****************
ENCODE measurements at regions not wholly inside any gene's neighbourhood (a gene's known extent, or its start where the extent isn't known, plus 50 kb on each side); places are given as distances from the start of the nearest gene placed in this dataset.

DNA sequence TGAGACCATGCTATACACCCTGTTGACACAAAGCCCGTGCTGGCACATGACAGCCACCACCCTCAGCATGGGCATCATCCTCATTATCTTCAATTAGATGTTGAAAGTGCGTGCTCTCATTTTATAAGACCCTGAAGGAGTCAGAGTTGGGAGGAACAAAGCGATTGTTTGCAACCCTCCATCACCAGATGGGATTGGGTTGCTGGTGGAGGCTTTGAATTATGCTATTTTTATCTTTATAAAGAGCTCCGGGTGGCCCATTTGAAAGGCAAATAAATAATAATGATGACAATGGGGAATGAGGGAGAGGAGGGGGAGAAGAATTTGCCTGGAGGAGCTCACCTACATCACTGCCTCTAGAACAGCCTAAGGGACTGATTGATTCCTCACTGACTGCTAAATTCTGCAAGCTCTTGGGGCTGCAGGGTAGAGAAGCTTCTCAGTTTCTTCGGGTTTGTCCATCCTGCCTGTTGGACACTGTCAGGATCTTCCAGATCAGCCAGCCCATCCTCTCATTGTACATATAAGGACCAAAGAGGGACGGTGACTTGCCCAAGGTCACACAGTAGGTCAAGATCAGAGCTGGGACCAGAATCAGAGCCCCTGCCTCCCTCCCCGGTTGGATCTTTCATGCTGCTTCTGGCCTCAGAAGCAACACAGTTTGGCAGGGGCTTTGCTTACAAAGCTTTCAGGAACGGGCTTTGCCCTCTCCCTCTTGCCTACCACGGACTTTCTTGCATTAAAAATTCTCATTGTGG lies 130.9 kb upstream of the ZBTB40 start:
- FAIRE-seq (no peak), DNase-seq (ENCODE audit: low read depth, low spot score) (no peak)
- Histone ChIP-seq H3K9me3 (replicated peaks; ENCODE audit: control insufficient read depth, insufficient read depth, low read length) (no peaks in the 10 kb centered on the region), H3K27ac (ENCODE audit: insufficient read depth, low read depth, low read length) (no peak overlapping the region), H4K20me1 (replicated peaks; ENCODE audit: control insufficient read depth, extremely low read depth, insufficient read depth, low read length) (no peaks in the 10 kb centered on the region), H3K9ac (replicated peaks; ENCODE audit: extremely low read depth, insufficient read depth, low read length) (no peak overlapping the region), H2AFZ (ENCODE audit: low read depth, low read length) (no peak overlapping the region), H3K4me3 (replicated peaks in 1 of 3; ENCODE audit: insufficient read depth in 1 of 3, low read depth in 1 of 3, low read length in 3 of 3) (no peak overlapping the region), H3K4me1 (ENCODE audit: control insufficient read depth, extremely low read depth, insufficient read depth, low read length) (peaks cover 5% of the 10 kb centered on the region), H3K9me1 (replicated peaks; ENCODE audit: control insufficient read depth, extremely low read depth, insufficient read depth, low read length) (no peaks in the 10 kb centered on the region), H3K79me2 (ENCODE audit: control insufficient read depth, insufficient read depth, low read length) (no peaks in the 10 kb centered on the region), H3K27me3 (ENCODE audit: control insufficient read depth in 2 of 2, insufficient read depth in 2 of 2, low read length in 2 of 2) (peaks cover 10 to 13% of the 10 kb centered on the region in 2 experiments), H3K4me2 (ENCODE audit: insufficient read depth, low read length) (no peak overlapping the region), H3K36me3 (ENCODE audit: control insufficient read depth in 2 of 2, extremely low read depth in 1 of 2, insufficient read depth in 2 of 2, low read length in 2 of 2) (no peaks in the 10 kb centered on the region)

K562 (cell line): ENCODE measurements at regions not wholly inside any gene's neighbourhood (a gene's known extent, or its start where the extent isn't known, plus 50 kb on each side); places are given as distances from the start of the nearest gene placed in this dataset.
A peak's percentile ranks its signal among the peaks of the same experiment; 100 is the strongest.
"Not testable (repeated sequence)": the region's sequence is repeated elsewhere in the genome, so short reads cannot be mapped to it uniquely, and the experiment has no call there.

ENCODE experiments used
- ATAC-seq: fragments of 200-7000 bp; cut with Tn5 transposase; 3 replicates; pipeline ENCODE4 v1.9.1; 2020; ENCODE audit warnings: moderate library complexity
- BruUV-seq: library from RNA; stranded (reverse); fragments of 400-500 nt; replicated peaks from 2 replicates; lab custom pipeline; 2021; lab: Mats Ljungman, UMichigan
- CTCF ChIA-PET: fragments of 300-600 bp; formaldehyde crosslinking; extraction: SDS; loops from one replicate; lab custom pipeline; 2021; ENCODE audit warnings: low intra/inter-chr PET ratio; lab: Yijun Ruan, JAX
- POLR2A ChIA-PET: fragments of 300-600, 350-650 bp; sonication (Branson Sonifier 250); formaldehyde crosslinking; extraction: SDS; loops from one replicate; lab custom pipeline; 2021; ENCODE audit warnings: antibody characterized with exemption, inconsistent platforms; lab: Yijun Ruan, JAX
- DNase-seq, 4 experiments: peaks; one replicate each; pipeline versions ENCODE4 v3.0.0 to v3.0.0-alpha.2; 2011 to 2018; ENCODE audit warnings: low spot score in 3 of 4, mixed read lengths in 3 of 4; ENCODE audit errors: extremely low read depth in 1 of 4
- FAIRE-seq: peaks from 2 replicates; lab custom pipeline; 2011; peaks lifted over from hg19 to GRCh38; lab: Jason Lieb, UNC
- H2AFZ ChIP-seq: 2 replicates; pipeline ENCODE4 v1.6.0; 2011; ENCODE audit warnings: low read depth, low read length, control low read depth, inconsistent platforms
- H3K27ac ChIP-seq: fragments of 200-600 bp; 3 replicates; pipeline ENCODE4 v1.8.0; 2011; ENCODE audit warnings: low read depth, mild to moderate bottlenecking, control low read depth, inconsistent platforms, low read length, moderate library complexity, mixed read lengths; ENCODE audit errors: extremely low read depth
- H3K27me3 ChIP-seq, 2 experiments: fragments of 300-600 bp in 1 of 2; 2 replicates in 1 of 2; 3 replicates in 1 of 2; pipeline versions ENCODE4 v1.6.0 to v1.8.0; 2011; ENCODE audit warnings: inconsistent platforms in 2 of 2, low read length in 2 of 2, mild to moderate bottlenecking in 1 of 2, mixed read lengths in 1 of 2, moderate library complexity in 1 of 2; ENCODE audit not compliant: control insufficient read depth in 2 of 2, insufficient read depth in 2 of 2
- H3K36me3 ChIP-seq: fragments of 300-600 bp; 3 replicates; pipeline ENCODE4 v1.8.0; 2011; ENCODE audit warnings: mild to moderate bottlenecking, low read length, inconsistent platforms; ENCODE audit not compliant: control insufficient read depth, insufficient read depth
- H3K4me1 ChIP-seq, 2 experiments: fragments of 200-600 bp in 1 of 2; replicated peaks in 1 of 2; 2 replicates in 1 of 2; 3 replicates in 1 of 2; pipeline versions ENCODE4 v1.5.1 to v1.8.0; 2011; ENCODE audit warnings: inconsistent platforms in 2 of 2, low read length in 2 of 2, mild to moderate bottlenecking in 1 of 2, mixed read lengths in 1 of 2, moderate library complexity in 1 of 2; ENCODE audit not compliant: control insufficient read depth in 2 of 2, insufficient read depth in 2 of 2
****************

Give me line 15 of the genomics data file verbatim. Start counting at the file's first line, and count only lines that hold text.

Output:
- H2AFZ ChIP-seq: 2 replicates; pipeline ENCODE4 v1.6.0; 2011; ENCODE audit warnings: low read depth, low read length, control low read depth, inconsistent platforms